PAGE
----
Long story short. He lost all his University tenants and couldn't get rid of the guy. He went to welfare 3 times and they told him that the guy not paying was his problem and if he didn't stop harassing him they'd get the police involved. This poor welfare drug addict also started threatening him and his pet with bodily harm. So, he went to the police and got the same reaction as with welfare about this asshole harassing him but, with the old caveat that they couldn't do anything till he did something and the threats he'd recorded on his phone meant nothing.

I offered to help the welfare gentleman move from the premises but, my friend decided he'd go another route so, he ended up paying the guy a thousand bucks he couldn't afford just to get him out. Then even after that settlement the guy kept coming back and threatening my buddy while claiming he was looking for his mail.

So, if you're a landlord in BC renting to a welfare recipient, good luck getting your money out of them because as far as the Gov't's concerned they're your problem now not theirs and if my friends experience is any indicator they apparently don't want you bothering one of their "clients" no matter how badly they act or how dangerous they become when you try and exercise your rights.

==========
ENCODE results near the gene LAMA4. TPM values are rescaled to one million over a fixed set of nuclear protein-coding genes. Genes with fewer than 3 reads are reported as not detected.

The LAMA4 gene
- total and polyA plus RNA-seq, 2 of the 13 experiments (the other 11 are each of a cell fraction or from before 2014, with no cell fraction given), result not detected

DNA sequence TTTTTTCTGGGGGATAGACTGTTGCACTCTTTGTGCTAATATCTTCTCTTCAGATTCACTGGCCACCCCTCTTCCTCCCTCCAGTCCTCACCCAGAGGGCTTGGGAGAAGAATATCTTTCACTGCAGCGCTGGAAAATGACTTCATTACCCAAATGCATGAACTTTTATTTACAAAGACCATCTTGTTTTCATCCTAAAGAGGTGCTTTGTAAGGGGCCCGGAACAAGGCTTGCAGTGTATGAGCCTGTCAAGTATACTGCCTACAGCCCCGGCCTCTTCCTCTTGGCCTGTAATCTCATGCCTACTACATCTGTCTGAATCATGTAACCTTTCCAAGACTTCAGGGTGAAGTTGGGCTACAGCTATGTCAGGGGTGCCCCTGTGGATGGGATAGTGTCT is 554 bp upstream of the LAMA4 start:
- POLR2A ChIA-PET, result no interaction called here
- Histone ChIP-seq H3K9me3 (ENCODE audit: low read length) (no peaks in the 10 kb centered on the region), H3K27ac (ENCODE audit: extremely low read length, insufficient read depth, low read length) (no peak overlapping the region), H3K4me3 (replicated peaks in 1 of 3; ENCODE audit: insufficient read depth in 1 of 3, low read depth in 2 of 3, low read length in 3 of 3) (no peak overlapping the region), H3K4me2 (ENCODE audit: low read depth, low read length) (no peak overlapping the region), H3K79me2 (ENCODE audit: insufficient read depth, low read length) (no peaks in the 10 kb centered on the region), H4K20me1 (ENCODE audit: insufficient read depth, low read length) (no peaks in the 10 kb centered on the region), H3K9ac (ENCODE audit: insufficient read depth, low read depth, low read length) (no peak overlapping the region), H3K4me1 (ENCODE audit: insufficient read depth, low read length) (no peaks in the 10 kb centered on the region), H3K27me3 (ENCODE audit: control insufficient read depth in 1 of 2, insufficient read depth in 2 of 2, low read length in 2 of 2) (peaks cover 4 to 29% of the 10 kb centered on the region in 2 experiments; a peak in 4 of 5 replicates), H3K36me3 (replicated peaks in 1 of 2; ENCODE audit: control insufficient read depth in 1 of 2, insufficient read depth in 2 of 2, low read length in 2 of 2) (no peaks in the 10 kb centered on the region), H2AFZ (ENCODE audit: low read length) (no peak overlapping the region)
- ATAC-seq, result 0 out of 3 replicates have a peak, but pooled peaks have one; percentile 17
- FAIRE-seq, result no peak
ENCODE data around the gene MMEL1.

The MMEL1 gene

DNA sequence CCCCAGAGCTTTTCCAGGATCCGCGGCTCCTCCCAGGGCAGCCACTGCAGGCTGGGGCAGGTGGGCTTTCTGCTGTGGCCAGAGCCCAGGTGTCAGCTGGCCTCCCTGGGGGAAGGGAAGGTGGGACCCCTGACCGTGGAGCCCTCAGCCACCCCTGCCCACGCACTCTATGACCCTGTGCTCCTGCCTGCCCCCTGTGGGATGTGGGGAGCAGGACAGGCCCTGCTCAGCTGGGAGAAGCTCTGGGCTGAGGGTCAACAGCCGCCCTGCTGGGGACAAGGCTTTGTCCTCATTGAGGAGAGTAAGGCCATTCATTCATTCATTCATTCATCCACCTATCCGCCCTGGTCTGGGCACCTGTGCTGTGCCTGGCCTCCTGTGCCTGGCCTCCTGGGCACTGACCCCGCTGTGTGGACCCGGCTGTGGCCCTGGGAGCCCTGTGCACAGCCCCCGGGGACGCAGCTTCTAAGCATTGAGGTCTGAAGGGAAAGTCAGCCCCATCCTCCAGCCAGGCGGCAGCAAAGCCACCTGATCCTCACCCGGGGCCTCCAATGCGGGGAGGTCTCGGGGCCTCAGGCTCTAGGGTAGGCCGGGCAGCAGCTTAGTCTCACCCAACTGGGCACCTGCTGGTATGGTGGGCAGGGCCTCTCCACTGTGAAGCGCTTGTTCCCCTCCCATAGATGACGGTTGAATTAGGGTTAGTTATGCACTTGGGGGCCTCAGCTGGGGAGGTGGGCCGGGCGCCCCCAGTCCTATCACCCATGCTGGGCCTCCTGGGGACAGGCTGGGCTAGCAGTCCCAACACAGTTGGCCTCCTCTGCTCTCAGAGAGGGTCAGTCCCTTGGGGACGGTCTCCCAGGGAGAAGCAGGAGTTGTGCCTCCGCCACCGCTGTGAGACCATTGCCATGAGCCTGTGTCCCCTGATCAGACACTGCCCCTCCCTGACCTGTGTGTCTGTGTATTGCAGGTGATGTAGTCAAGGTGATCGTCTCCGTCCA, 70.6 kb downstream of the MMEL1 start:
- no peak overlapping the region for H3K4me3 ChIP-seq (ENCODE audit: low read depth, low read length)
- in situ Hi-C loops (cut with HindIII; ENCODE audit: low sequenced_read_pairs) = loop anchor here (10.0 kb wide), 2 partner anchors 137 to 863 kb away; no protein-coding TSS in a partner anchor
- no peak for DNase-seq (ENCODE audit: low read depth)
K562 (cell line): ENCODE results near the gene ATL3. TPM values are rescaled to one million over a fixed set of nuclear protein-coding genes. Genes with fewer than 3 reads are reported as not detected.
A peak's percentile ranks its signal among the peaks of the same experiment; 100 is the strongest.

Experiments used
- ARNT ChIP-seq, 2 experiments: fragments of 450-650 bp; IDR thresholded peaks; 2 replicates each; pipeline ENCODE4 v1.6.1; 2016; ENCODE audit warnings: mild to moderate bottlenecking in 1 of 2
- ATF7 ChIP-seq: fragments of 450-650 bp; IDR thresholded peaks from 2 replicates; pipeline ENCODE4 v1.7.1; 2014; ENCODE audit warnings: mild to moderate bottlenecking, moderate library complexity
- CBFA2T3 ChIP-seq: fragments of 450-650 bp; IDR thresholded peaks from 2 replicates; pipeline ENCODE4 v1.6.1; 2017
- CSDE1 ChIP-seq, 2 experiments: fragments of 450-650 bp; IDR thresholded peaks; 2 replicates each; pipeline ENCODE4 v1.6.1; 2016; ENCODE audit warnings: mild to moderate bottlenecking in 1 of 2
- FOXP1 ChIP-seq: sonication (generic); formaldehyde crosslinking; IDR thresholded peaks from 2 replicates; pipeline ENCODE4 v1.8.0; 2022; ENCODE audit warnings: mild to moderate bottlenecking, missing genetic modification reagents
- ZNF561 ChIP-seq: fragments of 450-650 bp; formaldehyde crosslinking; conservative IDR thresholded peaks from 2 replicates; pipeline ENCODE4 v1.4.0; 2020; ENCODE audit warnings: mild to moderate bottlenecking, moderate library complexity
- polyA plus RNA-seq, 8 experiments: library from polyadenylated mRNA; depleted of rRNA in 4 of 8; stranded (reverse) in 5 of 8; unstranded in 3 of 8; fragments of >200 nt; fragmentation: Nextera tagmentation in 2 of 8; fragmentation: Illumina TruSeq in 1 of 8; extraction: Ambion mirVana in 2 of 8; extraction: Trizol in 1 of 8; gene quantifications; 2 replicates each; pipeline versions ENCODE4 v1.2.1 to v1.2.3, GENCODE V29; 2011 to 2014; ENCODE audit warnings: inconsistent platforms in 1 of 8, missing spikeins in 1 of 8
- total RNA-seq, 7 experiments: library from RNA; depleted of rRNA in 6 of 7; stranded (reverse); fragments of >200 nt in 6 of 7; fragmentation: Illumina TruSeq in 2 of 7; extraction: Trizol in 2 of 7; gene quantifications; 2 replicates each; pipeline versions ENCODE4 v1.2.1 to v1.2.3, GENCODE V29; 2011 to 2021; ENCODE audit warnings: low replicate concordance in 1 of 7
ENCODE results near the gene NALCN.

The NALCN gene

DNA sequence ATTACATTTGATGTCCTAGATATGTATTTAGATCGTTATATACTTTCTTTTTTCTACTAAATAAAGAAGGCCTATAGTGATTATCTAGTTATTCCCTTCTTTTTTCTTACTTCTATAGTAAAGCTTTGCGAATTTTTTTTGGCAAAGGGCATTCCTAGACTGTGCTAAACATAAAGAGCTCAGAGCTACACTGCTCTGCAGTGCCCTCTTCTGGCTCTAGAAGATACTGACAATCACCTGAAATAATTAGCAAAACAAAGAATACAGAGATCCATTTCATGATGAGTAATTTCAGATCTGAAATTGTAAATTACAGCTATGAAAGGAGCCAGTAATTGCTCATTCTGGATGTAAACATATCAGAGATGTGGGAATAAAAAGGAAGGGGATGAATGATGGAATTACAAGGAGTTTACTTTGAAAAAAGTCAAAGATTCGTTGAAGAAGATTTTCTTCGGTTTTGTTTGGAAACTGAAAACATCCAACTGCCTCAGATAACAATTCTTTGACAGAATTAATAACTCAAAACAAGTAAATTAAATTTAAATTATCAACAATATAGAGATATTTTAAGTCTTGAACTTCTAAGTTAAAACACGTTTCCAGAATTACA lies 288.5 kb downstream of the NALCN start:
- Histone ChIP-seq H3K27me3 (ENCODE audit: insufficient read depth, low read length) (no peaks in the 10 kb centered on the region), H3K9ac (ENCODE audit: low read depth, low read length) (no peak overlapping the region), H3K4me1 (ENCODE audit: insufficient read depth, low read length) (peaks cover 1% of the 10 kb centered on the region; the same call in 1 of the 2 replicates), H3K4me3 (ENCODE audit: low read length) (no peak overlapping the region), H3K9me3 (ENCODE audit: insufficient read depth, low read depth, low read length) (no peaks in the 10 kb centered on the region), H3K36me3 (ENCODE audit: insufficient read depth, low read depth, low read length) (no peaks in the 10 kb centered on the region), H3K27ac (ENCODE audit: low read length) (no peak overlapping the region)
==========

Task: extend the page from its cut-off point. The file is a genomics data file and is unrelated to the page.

But don't get me wrong. Not all people on welfare are like this so, your problem becomes separating the wheat from the chaff before you rent to one of them. But, good luck getting rid of this renter if he becomes an issue because I can almost guarantee he knows the system and will use it to his advantage and your detriment.


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PostPosted: Wed Apr 05, 2017 1:50 pm
 


Freakinoldguy wrote:
BartSimpson wrote:
Regardless of what you do the government will side with the deadbeat you allowed to move into your property.

Good luck. You're going to need it when it comes time to evict the POS.